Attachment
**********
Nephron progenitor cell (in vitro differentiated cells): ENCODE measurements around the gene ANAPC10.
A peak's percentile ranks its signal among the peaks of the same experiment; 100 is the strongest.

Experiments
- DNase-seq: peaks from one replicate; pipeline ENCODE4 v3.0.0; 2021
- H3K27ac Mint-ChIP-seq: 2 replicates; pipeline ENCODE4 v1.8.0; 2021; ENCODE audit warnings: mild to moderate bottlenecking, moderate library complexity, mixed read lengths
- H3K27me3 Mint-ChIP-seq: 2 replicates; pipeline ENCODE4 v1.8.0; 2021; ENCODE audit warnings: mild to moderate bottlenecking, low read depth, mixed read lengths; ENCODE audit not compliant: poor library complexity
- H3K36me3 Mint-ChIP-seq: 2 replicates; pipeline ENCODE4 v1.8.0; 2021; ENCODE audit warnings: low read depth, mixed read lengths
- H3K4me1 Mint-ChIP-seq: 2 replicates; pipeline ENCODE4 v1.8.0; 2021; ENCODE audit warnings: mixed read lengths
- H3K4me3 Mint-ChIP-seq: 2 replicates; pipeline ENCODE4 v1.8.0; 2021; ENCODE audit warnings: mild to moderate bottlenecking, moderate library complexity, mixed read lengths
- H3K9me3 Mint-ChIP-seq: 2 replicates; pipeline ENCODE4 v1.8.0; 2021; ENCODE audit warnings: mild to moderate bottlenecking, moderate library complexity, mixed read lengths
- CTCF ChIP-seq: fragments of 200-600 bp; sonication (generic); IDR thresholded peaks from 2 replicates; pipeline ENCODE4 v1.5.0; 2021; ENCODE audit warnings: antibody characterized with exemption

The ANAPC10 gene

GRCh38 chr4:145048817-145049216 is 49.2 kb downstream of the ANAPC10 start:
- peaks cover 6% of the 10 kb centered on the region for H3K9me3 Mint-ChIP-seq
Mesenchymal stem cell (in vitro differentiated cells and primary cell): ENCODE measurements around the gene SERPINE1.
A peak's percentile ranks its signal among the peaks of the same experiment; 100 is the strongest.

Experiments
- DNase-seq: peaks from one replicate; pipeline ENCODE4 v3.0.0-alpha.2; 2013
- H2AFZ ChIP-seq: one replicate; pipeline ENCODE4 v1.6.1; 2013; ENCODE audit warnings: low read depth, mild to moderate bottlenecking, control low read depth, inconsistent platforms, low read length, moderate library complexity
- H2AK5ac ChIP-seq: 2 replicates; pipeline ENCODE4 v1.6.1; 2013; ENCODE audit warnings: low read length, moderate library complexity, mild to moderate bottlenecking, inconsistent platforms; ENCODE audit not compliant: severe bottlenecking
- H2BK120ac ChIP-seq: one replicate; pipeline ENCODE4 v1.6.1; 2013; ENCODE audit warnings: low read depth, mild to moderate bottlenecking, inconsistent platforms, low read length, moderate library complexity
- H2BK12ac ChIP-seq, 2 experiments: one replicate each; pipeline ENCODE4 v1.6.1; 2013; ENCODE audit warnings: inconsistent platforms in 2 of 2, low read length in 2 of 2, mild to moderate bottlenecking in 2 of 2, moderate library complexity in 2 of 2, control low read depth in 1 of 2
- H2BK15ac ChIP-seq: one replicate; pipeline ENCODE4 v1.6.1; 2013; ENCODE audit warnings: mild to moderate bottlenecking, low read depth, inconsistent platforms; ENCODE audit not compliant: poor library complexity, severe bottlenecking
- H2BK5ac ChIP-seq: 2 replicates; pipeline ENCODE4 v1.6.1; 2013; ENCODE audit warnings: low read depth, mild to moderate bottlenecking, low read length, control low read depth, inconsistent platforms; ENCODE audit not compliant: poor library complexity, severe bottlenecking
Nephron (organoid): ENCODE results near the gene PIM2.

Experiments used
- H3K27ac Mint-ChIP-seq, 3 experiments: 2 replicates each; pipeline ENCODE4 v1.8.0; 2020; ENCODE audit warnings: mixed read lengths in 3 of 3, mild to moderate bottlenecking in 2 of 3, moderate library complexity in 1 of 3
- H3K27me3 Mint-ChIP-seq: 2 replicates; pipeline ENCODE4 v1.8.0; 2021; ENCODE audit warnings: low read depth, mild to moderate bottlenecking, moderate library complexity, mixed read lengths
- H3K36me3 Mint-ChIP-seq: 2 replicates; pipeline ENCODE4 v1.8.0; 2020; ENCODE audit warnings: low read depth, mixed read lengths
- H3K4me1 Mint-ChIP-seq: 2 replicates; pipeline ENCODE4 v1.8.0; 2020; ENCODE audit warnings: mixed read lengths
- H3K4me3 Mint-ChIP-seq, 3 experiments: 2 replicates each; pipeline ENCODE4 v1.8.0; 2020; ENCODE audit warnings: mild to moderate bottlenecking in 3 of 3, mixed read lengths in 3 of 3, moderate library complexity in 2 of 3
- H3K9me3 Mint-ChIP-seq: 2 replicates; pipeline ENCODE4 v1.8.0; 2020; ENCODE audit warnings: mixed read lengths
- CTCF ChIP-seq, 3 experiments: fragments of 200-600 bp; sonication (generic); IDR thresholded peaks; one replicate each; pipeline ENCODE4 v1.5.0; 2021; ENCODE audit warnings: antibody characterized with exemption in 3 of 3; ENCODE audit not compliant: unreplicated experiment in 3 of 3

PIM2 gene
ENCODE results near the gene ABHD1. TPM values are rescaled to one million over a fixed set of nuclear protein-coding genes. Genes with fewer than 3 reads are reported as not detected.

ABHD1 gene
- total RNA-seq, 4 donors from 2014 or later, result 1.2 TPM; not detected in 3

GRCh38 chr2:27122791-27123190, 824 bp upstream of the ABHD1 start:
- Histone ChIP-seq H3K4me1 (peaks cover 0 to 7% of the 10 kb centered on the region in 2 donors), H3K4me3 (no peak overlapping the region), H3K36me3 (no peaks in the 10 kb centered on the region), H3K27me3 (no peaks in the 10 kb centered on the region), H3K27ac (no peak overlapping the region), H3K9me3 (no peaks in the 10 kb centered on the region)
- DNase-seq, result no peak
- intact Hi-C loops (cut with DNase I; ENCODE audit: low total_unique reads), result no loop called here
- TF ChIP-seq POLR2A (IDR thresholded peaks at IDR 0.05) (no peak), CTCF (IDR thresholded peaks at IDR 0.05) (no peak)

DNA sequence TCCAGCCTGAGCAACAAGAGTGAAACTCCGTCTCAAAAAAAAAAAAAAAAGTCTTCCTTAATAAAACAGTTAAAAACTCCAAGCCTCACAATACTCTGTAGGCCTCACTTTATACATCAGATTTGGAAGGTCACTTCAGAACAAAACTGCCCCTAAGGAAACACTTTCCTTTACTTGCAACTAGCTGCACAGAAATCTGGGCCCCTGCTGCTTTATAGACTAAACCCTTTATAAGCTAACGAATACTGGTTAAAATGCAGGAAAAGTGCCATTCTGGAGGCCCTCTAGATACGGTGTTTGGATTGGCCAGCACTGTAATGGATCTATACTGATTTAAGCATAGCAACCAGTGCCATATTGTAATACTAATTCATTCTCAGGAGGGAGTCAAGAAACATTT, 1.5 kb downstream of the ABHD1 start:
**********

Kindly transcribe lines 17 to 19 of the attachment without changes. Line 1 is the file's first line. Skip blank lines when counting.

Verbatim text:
Experiments
- DNase-seq: peaks from one replicate; pipeline ENCODE4 v3.0.0-alpha.2; 2013
- H2AFZ ChIP-seq: one replicate; pipeline ENCODE4 v1.6.1; 2013; ENCODE audit warnings: low read depth, mild to moderate bottlenecking, control low read depth, inconsistent platforms, low read length, moderate library complexity